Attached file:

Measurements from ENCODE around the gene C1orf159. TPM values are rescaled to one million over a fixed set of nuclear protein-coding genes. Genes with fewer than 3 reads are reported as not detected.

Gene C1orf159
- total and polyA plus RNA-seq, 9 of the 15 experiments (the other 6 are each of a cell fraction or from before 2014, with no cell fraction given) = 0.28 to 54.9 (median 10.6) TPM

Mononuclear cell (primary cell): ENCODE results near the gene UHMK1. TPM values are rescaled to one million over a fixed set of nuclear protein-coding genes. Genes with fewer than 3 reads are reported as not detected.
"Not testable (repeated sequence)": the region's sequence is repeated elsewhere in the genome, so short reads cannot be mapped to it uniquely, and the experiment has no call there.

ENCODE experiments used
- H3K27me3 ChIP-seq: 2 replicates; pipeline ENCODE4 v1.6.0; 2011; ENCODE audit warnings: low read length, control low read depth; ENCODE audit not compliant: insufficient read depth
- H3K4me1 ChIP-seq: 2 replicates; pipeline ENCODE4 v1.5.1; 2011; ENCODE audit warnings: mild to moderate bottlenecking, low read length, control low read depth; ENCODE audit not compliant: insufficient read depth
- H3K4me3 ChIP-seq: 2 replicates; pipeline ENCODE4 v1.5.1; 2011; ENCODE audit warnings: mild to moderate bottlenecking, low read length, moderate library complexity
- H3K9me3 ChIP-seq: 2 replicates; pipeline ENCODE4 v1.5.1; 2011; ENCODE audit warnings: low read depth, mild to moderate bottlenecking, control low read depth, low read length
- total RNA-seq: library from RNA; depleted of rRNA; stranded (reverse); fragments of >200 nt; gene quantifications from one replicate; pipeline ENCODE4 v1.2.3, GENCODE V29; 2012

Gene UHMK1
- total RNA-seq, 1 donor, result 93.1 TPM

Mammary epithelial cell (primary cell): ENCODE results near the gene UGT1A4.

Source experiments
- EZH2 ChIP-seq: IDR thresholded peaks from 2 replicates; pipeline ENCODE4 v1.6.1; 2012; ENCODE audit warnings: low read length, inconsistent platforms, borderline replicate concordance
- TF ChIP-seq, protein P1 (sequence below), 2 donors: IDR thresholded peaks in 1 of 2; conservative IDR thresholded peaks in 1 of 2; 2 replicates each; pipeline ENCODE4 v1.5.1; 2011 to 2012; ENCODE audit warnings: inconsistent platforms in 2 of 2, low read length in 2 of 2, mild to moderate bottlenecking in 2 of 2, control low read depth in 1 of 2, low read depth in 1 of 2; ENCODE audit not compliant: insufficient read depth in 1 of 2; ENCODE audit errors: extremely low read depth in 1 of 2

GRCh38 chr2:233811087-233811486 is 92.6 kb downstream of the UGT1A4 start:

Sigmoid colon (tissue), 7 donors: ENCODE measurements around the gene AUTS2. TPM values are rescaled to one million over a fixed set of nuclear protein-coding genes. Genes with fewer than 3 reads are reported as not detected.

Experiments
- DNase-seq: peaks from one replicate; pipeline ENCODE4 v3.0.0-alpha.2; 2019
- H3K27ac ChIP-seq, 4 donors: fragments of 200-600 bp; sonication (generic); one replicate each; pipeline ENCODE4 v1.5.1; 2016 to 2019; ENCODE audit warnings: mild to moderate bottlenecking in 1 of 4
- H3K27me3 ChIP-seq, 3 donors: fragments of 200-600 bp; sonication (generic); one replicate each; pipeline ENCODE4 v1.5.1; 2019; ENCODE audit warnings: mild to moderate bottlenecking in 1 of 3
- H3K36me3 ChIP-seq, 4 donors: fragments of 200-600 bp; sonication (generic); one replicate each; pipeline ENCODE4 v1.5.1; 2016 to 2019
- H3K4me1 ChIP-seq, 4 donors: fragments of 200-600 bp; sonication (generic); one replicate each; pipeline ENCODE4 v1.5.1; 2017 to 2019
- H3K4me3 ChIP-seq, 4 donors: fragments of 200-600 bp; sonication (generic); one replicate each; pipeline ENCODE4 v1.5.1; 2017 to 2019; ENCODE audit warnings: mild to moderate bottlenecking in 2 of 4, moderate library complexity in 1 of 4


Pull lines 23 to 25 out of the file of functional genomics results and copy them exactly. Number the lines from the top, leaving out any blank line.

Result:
- H3K27me3 ChIP-seq, 3 donors: fragments of 200-600 bp; sonication (generic); one replicate each; pipeline ENCODE4 v1.5.1; 2019; ENCODE audit warnings: mild to moderate bottlenecking in 1 of 3
- H3K36me3 ChIP-seq, 4 donors: fragments of 200-600 bp; sonication (generic); one replicate each; pipeline ENCODE4 v1.5.1; 2016 to 2019
- H3K4me1 ChIP-seq, 4 donors: fragments of 200-600 bp; sonication (generic); one replicate each; pipeline ENCODE4 v1.5.1; 2017 to 2019